An abnormal communication between the peripheral arterial and venous systems produces typical hemodynamic effects of increased cardiac output, hypervolemia, and eventual heart failure. These changes are not seen following a splanchnic arteriovenous fistula. Cardiac output, measured before and after closure of a splanchnic arteriovenous fistula in one patient, showed no significant change. The absence of hemodynamic effects in this situation has been attributed to the resistance of the liver positioned between the heart and the fistula. However, experimental proof of this assumed "hepatic protection" is lacking. This investigation was designed to study the effect of interposing the liver between the heart and a peripheral arteriovenous fistula.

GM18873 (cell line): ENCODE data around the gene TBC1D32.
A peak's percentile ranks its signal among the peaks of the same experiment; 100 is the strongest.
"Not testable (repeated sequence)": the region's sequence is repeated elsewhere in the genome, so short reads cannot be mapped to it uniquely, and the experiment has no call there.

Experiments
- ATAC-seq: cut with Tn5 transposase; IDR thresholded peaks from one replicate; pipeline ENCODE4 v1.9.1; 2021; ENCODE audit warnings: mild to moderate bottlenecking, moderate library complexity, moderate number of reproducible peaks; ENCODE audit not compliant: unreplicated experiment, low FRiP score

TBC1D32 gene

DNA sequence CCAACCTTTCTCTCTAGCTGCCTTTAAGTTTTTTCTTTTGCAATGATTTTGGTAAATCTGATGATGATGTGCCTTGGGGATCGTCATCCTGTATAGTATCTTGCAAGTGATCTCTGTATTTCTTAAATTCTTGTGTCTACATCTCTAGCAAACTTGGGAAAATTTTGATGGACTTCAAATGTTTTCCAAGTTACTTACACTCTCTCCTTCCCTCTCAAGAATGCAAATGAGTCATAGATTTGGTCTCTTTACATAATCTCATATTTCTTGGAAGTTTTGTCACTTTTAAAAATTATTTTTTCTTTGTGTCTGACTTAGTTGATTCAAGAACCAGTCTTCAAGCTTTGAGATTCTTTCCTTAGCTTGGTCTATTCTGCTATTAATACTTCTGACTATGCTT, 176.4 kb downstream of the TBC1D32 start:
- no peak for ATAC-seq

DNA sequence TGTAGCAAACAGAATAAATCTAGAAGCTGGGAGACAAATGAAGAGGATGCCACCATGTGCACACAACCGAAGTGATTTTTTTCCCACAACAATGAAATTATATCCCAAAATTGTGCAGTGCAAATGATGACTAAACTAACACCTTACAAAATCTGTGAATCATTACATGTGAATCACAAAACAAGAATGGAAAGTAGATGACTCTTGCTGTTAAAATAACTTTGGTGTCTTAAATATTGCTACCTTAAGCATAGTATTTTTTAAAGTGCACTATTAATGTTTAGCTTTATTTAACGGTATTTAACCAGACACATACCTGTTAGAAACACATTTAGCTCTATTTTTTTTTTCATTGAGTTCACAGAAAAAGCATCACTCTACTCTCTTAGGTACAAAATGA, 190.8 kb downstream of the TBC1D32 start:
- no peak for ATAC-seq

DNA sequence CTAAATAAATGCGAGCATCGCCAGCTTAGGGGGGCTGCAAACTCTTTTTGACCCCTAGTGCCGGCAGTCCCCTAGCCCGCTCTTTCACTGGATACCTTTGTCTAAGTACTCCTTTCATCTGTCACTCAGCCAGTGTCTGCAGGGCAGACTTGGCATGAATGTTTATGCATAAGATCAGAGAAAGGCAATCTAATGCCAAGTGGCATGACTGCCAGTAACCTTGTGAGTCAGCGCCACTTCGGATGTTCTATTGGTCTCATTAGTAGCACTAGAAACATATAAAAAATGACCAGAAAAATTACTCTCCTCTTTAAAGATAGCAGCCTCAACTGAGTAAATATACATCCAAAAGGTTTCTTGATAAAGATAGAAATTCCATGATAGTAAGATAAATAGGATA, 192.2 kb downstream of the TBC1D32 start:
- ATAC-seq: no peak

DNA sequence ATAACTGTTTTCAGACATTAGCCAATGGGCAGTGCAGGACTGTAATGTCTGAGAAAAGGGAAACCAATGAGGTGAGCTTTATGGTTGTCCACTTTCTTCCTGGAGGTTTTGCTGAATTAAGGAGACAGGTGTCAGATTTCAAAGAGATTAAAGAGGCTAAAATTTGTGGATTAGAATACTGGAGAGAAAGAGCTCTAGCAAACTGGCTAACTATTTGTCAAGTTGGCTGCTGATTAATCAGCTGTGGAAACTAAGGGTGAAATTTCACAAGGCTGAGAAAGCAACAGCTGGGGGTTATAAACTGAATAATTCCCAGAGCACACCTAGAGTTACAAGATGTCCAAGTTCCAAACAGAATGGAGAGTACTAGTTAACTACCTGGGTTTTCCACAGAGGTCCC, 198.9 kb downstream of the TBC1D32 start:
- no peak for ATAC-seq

Methods and Materials
Fifteen mongrel dogs were used in this experiment. After an overnight fast, they were anesthetized with intravenously administered thiopental sodium and placed on a piston-type mechanical respirator. Hartmann's solution was infused intravenously at a rate of 50 ml/hr except when additional